Tri-Cities is a fast-growing suburban region located in Washington’s southeastern segment.
Considered as the largest metropolitan area in WA, the region consisted originally of three interlinked cities—Kennewick, Pasco, and Richland—thus the name "Tri-Cities."
However, the western part of Richland grew tremendously over the years that authorities recognized it as an independent community.
At the heart of this fast-growing metropolis, you can find the confluence of Columbia, Snake, and Yakima Rivers.
Aside from its unique geography, it has a favorable climate.
Almost all year round, residents of Tri-Cities enjoy warm weather.
With its exceptional waterways and dry weather, there are a lot of activities waiting to be tried and enjoyed.
Outdoor recreations are a staple for the locals and visitors.
Apart from the above-mentioned things, Tri-Cities has much more to offer in terms of entertainment and relaxation.
Here are the 15 things you can do in Tri-Cities, WA:
Explore the Nature at Chamna Natural Preserve
Touring the 276-acre Chamna Natural Preserve adjacent to the Yakima River offers a fulfilling experience for your whole family or group of friends.
The preserve is home to more than two hundred bird species ranging from waterfowls, owls, pelicans, cranes, hawks, and more.
Aside from birds, you can also spot different species of butterflies and other wild animals that inhabit the preserve, like river otters, coyotes, and minks.
Immerse yourself in its luscious greenery and different flora that offers a picture-perfect background for your souvenir photos.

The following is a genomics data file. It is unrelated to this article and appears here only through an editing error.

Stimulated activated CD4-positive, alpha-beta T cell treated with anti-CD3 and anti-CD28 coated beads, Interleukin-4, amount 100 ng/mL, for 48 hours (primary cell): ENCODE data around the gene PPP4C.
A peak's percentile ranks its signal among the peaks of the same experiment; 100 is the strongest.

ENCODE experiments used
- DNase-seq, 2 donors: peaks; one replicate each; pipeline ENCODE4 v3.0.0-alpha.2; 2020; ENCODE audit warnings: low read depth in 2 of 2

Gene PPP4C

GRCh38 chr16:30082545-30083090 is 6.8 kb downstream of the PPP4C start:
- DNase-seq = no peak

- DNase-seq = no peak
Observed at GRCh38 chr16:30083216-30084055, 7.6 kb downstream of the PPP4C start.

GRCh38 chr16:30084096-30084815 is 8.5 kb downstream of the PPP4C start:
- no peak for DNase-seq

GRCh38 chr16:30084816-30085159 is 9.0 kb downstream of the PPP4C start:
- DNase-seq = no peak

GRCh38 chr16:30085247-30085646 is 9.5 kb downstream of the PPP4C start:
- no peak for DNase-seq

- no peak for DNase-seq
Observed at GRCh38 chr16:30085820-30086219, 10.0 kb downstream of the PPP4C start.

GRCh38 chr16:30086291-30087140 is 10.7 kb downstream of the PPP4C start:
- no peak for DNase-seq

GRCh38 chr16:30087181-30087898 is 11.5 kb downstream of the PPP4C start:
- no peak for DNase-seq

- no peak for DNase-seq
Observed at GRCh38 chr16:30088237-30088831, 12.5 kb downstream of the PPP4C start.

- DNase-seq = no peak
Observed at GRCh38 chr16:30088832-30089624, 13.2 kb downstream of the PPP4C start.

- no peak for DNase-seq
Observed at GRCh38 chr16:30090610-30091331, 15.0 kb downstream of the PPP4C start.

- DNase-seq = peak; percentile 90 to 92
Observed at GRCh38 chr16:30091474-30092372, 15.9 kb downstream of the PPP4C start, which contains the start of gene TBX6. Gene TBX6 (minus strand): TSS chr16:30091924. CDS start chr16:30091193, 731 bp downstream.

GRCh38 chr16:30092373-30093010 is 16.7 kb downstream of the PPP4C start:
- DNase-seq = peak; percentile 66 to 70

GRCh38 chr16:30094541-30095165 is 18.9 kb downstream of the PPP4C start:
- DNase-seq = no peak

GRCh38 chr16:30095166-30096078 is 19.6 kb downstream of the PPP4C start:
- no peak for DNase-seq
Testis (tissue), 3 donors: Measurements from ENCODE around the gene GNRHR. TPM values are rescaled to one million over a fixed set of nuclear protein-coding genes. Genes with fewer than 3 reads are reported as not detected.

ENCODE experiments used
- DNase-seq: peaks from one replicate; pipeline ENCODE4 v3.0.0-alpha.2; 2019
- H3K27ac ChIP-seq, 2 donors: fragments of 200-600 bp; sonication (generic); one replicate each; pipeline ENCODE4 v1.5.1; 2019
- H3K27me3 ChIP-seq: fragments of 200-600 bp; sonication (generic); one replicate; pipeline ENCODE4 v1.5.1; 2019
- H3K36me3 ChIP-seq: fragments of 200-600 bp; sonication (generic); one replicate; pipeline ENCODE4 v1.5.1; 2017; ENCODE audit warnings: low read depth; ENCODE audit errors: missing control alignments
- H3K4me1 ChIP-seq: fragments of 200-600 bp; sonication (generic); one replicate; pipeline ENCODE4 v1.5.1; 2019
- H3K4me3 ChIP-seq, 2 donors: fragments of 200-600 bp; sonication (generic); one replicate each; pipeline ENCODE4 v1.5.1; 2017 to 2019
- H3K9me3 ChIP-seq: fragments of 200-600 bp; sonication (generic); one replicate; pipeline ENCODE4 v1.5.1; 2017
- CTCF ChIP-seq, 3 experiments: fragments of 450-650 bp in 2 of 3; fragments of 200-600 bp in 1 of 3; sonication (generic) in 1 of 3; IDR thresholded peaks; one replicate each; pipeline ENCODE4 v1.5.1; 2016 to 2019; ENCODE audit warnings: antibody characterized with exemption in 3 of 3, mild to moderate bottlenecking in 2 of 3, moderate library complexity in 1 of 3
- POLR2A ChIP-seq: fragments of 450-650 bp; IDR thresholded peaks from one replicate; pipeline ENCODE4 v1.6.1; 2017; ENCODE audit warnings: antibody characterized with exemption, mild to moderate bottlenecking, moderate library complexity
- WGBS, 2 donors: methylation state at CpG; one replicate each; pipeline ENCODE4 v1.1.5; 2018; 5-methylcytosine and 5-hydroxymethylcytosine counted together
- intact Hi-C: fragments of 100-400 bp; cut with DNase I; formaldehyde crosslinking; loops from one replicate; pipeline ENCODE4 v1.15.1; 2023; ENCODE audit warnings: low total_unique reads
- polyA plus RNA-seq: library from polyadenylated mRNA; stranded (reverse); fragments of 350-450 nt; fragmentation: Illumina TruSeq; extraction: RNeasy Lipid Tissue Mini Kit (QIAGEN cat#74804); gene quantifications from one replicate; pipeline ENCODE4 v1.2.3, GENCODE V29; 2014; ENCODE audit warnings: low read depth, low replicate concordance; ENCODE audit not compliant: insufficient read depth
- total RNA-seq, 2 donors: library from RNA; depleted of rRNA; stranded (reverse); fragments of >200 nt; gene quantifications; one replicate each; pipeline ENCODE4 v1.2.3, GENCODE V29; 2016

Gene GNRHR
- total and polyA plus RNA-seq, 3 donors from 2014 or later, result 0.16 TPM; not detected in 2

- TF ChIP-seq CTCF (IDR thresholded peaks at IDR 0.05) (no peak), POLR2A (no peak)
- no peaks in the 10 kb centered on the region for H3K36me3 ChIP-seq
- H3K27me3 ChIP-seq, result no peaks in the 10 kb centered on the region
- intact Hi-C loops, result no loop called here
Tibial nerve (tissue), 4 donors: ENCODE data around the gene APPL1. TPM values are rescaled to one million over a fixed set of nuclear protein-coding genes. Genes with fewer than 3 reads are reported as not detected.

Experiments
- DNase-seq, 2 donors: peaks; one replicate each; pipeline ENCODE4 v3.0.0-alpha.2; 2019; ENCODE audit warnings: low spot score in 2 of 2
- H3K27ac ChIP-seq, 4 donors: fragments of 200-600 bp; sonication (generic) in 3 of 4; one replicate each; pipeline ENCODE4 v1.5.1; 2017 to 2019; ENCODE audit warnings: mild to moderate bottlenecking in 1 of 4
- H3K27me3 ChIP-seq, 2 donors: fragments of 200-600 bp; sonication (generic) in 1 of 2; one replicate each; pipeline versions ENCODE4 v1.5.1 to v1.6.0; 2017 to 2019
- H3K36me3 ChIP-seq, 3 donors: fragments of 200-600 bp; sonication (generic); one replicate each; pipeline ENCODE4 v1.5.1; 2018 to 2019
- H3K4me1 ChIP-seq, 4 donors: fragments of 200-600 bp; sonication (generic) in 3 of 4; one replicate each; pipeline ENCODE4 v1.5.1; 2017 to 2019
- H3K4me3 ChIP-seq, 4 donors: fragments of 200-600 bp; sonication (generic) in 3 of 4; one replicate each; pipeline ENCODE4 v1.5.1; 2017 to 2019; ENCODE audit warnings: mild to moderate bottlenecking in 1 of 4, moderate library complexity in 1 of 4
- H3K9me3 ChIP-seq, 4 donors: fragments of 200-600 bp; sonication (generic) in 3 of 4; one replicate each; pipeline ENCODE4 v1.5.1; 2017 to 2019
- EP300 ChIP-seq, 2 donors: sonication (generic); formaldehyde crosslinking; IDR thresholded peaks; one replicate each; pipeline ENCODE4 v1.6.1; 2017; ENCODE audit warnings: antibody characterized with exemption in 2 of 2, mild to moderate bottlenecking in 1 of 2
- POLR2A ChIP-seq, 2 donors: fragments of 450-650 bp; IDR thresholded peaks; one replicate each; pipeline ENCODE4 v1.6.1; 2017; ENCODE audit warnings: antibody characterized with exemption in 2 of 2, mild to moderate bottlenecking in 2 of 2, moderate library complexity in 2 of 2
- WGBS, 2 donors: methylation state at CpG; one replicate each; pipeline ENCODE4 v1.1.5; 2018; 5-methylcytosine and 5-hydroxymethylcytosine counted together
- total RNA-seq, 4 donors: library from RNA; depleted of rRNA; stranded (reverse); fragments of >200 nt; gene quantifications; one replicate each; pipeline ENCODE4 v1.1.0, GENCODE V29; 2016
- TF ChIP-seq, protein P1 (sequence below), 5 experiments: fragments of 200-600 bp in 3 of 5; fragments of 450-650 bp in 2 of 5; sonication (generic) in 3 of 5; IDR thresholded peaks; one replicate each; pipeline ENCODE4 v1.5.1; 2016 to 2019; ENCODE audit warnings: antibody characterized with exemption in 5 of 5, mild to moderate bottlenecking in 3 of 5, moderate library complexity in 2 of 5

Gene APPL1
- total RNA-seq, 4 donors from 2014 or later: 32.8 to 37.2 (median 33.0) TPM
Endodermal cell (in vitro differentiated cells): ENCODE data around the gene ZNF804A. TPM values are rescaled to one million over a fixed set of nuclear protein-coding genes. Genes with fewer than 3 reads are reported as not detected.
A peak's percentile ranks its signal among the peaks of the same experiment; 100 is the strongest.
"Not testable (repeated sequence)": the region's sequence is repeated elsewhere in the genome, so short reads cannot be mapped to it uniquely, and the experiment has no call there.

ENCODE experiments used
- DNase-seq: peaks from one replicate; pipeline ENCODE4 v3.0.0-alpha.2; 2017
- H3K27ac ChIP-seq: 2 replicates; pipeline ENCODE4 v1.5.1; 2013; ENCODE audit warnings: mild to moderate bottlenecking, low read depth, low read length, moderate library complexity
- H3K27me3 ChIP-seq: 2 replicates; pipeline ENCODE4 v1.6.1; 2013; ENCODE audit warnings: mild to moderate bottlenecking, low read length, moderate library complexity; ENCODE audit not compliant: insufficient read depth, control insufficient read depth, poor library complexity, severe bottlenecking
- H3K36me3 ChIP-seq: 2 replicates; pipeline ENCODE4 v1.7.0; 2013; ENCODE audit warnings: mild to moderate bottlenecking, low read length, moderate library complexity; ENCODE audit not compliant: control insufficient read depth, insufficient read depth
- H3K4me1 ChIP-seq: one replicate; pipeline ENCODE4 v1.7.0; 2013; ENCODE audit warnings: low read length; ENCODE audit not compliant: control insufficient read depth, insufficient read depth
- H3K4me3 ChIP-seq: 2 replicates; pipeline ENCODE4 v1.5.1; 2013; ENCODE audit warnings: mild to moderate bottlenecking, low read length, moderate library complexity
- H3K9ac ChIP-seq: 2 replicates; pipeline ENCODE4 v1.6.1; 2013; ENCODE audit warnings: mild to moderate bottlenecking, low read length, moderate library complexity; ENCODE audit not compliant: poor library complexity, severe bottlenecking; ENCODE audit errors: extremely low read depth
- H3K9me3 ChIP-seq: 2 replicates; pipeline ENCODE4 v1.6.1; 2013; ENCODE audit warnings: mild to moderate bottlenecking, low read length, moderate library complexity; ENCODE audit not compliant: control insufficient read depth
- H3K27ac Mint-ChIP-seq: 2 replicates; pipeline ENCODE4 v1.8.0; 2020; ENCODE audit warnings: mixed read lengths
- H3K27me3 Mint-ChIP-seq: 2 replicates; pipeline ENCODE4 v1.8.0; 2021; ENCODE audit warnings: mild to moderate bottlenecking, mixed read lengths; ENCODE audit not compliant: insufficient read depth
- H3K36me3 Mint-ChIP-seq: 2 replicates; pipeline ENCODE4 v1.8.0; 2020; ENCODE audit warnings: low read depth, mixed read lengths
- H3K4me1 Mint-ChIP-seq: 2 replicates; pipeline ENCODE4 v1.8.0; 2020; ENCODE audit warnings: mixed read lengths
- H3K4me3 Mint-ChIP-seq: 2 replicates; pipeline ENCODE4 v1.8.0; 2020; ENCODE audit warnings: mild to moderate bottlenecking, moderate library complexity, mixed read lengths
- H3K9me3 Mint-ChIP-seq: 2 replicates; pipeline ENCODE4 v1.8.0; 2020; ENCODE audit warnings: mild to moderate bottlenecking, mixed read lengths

You can explore its 11-mile trail through hiking, biking, and horse-riding.
Since it is situated in the riverbank, Chamna Natural Preserve offers fun water activities.
You can try kayaking, canoeing, and even go fishing at the Yakima River.
This place never runs out of things to enjoy, even during the snowy months.
In the winter, you can try cross-country skiing and snowshoeing.
Learn Advanced Gardening WSU Master Gardener Demonstration Garden
Washington State University houses three Master Gardener Demonstration Gardens.
You can choose from Jennings Park Demonstration Garden, Evergreen Arboretum Demonstration Garden Border, and McCollum Park Demonstration Garden.
Here you can learn different gardening techniques which you can incorporate into your own landscape.
You will also learn which trees, shrubs, and other plants best suit your location at a particular time of the year.
The garden may also be appreciated in the park's quietness.
WSU features over 24 unique themed gardens that change from time to time.
Its 2-acre Children’s Garden is also great for young ones to learn and appreciate gardening at an early age.
Join a Water2Wine Cruise in Richland
The Water2Wine Cruise offers an exclusive and intimate way to celebrate special milestones in your life.
Witness the breathtaking sunset as you trudge along the Columbia River aboard a luxury yacht.
Enjoy Tri-Cities’ local wine and your hearty dinner prepared by the yacht’s resident chef.
The vessel is complete with facilities and amenities you can enjoy with your loved one throughout the three-hour tour.